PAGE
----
Treating addiction as a health problem, not a criminal one, says O’Toole in plan to tackle the opioid crisis
Conservative Leader Erin O’Toole on Sunday proposed a “compassionate” plan to tackle the opioid crisis, seeing it as a national emergency to help those battling drug addiction.
During a campaign stop at a drug rehab center in New Westminster, B.C., O’Toole said 17 deaths of Canadians every day are opioid-related – and the health crisis has worsened during the pandemic.
âAs Prime Minister, I will treat the opioid epidemic like the health crisis it is,â he said.
“This means that our goal should be to help people with drug addiction get the help they need to recover.”
The pledges, which are part of the party’s election platform, include $ 325 million over three years to create 1,000 new treatment beds and build 50 recovery centers in communities across the country.
The plan also commits to improving culturally appropriate treatment and prevention services in First Nations communities with high need, and to provide $ 1 billion over five years in additional funding for Indigenous mental health programs. and drug treatment.
When asked by reporters if he supports decriminalization of drugs, O’Toole said he advocates judicial discretion over treatment options rather than criminal penalties.
Help, don’t punish: O’Toole
âI don’t think an addict should be punished. I think they should be helped,â he said.
Law enforcement should focus on traffickers and traffickers, not those with addictions, O’Toole added.
The Conservative leader said his party will not block supervised injection sites and will work on treatment and recovery programs alongside harm reduction options.
Watch / Conservative Leader Erin O’Toole on the Opioid Crisis Plan:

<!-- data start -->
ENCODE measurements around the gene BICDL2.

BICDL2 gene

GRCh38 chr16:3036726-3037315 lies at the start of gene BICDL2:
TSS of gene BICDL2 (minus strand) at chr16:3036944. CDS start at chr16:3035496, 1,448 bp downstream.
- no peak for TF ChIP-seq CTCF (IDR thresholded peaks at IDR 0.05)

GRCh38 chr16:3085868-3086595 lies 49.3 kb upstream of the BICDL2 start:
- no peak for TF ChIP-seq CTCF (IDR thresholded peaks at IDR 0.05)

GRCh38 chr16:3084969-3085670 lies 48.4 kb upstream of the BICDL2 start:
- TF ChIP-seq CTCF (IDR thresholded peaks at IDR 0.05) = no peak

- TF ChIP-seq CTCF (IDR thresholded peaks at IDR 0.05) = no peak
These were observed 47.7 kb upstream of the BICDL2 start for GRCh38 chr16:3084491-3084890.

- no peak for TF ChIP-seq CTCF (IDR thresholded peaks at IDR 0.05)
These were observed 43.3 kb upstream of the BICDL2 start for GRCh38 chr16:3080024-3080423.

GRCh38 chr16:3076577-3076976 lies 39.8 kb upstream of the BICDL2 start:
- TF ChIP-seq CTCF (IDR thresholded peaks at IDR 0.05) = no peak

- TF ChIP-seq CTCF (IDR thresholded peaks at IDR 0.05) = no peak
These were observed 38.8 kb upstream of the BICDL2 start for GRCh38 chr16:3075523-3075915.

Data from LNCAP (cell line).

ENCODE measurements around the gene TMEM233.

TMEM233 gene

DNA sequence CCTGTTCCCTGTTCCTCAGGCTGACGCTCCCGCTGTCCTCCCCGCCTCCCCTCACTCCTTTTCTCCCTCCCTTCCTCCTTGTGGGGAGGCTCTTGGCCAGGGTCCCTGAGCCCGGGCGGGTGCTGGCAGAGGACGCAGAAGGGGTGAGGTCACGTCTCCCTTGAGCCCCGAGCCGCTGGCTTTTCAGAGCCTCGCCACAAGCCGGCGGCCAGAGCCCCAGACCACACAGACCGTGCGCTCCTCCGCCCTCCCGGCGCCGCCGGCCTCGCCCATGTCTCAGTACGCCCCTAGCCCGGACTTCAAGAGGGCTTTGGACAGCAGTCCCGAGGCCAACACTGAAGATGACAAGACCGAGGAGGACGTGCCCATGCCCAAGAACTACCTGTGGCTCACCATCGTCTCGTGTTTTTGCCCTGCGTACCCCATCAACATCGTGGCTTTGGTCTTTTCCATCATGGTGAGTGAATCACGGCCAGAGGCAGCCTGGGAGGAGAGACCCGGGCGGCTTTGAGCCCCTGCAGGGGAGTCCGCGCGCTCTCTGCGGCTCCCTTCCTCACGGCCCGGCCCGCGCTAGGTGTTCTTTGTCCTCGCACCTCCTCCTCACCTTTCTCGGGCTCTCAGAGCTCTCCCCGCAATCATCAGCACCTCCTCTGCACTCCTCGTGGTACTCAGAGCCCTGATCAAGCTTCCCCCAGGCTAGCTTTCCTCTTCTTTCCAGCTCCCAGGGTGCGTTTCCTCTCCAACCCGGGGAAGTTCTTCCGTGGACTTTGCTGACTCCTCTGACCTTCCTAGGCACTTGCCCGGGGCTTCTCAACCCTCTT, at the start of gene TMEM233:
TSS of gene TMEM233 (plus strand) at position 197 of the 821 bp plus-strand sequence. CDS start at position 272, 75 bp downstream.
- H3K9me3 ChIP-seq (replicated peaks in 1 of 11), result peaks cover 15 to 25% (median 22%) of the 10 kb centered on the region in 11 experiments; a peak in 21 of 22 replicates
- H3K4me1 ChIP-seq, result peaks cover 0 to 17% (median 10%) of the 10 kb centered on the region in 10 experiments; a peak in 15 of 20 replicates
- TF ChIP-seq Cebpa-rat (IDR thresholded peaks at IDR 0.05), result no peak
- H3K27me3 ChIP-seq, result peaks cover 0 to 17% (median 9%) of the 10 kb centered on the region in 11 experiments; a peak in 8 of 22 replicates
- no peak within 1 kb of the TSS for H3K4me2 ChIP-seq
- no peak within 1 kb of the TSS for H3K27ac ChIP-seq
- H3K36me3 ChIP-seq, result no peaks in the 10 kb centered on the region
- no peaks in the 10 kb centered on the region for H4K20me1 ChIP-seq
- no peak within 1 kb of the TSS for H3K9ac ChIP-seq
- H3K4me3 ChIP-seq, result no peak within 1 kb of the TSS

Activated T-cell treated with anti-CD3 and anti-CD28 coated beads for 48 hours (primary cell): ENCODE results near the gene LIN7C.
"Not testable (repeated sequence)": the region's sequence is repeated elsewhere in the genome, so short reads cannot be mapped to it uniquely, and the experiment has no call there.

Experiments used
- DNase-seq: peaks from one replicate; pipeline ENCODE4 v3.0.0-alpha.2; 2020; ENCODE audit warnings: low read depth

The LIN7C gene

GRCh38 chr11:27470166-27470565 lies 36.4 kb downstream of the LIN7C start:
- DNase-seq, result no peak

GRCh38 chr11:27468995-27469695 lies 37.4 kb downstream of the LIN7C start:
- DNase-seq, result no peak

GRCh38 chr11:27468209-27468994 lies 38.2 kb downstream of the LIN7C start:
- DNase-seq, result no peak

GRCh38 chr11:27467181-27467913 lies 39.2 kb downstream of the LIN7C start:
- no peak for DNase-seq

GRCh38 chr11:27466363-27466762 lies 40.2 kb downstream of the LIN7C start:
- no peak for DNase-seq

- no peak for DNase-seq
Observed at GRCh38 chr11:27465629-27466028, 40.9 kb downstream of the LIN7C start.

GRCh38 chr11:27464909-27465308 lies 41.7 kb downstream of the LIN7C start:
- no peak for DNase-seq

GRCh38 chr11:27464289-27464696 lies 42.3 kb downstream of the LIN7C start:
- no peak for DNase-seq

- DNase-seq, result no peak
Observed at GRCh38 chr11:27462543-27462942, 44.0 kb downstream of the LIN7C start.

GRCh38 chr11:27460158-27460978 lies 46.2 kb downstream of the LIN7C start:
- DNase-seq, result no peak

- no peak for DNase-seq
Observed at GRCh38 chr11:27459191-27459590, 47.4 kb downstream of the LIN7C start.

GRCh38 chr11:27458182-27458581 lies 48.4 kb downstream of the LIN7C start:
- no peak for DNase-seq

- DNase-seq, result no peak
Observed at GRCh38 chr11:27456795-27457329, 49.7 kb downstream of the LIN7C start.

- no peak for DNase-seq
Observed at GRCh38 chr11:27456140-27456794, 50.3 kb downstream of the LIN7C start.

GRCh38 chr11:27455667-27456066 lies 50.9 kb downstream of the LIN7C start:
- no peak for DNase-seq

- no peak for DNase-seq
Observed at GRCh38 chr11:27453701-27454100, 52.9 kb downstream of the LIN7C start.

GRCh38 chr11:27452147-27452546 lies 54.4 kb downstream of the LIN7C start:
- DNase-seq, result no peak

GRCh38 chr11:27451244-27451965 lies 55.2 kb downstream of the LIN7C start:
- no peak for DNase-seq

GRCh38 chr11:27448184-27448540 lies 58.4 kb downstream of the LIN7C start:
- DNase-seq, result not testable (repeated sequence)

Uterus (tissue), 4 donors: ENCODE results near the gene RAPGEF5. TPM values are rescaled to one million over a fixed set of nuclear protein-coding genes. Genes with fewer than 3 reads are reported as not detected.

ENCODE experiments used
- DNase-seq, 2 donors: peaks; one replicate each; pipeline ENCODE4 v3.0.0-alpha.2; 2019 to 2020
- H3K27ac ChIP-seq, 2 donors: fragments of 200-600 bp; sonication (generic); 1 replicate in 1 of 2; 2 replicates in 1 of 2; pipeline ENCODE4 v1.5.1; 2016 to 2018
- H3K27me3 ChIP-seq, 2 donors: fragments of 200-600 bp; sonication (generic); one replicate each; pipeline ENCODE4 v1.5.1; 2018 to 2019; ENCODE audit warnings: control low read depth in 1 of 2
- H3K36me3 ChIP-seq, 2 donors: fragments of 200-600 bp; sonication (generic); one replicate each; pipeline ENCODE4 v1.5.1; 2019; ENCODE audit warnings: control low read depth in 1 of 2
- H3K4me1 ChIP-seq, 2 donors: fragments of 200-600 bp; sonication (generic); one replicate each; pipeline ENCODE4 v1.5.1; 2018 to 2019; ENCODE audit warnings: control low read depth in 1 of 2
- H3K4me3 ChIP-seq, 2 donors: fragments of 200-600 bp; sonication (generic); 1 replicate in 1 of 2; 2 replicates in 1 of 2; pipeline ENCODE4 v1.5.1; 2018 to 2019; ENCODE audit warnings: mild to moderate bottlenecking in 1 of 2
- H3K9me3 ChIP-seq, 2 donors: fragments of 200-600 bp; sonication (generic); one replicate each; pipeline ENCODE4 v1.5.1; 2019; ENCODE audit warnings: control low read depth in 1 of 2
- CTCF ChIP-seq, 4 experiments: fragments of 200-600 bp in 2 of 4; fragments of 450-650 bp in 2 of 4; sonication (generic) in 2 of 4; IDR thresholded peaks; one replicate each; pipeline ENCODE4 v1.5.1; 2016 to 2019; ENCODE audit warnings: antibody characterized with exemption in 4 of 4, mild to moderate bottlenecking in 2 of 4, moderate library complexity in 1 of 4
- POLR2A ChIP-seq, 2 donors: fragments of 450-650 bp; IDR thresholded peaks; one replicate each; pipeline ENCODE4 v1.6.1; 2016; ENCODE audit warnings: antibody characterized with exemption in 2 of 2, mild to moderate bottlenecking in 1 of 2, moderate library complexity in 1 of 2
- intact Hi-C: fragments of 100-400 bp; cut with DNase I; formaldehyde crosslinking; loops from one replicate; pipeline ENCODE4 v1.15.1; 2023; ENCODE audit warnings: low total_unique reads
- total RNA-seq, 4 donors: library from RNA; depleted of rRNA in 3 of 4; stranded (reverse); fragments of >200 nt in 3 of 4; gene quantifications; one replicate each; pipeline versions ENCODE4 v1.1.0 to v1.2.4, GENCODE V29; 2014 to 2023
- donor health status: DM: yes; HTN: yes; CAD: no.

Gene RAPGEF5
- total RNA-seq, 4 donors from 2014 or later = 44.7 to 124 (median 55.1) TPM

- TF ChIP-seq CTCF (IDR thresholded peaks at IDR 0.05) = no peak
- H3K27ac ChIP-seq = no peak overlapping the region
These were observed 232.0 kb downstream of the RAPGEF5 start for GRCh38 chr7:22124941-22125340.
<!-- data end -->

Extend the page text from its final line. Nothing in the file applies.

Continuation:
But Liberal Party spokesman Alex Wellstead said the Tories’ record was to ban safe consumption sites and fight them in court.
“The Conservatives’ record is punishing Canadians struggling with drug addiction,” he said in a statement.
“We will continue to support those facing drug addiction and provide safe and supervised alternatives. We believe in an approach informed by public health experts – not an ideology.”
O’Toole’s predecessor, Andrew Scheer, had criticized the Liberal government’s approach to the opioid crisis, calling it “terrible”.
About 40 new supervised injection sites, where people can inject intravenous drugs with clean needles, have opened across the country since the Liberals formed government in 2015.
“Absolutely tragic epidemic”: Julian
Longtime New Westminster-Burnaby MP candidate Peter Julian has said politicians need to ensure a safe supply for people with drug addiction and also need to look at the role of big drug companies in the crisis.
âThis is an absolutely tragic epidemic – 17 Canadians a day. And I don’t think Mr. Trudeau or Mr. O’Toole understand the magnitude of this tragedy and are prepared to take on the big pharmaceutical companies to fight it. he said.
Some advocacy groups have called on the federal government to create an action plan that includes decriminalization and legal regulation of drugs, as well as new initiatives to end the stigma surrounding drug addiction.